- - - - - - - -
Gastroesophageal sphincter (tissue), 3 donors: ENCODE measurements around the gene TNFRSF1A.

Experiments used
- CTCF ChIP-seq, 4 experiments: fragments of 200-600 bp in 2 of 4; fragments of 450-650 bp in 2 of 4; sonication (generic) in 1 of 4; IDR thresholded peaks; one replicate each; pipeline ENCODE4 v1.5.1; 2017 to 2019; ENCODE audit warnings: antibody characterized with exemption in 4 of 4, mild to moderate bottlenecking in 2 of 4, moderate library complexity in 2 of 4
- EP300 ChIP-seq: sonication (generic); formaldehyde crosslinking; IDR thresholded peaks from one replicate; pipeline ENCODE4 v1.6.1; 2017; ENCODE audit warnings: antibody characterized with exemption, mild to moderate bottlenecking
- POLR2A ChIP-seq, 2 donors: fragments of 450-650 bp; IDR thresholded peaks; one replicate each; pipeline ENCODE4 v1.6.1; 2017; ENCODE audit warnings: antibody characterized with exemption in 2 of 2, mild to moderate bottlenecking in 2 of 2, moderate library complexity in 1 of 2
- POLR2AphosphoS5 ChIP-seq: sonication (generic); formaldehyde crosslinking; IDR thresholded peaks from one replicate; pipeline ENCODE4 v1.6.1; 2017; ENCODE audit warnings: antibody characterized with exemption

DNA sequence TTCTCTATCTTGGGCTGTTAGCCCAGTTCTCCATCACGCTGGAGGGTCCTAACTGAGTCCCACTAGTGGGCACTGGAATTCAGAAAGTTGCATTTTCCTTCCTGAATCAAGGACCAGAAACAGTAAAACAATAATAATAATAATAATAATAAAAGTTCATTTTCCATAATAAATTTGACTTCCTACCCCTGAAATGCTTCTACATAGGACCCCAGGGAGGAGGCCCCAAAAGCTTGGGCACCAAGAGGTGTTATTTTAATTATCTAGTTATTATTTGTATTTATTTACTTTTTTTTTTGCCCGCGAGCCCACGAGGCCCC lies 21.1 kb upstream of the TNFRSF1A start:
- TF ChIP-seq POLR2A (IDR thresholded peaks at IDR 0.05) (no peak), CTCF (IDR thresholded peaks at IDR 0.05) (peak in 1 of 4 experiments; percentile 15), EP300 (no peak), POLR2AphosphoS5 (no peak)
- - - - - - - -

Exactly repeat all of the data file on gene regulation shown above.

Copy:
Gastroesophageal sphincter (tissue), 3 donors: ENCODE measurements around the gene TNFRSF1A.

Experiments used
- CTCF ChIP-seq, 4 experiments: fragments of 200-600 bp in 2 of 4; fragments of 450-650 bp in 2 of 4; sonication (generic) in 1 of 4; IDR thresholded peaks; one replicate each; pipeline ENCODE4 v1.5.1; 2017 to 2019; ENCODE audit warnings: antibody characterized with exemption in 4 of 4, mild to moderate bottlenecking in 2 of 4, moderate library complexity in 2 of 4
- EP300 ChIP-seq: sonication (generic); formaldehyde crosslinking; IDR thresholded peaks from one replicate; pipeline ENCODE4 v1.6.1; 2017; ENCODE audit warnings: antibody characterized with exemption, mild to moderate bottlenecking
- POLR2A ChIP-seq, 2 donors: fragments of 450-650 bp; IDR thresholded peaks; one replicate each; pipeline ENCODE4 v1.6.1; 2017; ENCODE audit warnings: antibody characterized with exemption in 2 of 2, mild to moderate bottlenecking in 2 of 2, moderate library complexity in 1 of 2
- POLR2AphosphoS5 ChIP-seq: sonication (generic); formaldehyde crosslinking; IDR thresholded peaks from one replicate; pipeline ENCODE4 v1.6.1; 2017; ENCODE audit warnings: antibody characterized with exemption

DNA sequence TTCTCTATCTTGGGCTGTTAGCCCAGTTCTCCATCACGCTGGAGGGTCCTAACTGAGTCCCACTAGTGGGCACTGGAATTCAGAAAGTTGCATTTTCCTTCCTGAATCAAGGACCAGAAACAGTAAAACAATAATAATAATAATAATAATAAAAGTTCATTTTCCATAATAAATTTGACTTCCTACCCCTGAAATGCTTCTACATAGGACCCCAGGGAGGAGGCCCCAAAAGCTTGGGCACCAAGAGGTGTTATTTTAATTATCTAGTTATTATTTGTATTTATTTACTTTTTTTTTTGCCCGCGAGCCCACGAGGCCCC lies 21.1 kb upstream of the TNFRSF1A start:
- TF ChIP-seq POLR2A (IDR thresholded peaks at IDR 0.05) (no peak), CTCF (IDR thresholded peaks at IDR 0.05) (peak in 1 of 4 experiments; percentile 15), EP300 (no peak), POLR2AphosphoS5 (no peak)